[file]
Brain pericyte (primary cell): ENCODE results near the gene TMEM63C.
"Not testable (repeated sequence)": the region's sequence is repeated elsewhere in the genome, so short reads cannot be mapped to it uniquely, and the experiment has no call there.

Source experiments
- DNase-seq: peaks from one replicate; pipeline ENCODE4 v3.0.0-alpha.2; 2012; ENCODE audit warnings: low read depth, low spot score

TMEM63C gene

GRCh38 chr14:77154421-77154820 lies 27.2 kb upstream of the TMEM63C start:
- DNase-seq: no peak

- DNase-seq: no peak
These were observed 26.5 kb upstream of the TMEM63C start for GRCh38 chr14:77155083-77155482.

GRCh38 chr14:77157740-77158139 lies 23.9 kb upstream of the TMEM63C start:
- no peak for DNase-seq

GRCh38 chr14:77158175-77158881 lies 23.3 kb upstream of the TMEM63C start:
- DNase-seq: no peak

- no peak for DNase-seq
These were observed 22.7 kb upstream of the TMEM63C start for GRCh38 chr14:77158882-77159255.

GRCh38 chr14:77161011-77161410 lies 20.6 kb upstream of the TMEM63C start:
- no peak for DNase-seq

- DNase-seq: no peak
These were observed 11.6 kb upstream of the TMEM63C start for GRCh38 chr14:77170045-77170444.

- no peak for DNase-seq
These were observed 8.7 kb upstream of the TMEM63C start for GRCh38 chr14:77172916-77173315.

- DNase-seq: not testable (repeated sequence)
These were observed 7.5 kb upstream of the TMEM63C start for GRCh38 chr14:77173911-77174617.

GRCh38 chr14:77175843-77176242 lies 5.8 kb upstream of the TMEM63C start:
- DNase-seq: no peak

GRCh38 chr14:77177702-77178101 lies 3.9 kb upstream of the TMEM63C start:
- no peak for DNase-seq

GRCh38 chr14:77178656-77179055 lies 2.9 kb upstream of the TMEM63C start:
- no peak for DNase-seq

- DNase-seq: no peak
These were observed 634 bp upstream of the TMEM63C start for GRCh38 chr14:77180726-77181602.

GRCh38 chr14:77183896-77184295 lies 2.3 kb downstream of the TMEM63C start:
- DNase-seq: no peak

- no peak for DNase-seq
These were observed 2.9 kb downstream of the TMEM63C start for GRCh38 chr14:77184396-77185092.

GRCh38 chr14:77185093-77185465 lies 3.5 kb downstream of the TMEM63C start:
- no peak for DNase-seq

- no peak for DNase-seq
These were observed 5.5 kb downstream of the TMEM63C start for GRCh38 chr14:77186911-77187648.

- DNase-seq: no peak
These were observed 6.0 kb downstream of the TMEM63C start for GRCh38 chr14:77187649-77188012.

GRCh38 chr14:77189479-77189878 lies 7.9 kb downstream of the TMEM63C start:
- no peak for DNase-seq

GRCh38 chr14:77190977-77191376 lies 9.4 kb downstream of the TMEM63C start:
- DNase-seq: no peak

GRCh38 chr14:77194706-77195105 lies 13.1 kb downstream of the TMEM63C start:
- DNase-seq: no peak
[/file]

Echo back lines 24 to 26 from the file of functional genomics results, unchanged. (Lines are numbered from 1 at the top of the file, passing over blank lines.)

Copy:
GRCh38 chr14:77175843-77176242 lies 5.8 kb upstream of the TMEM63C start:
- DNase-seq: no peak

GRCh38 chr14:77177702-77178101 lies 3.9 kb upstream of the TMEM63C start: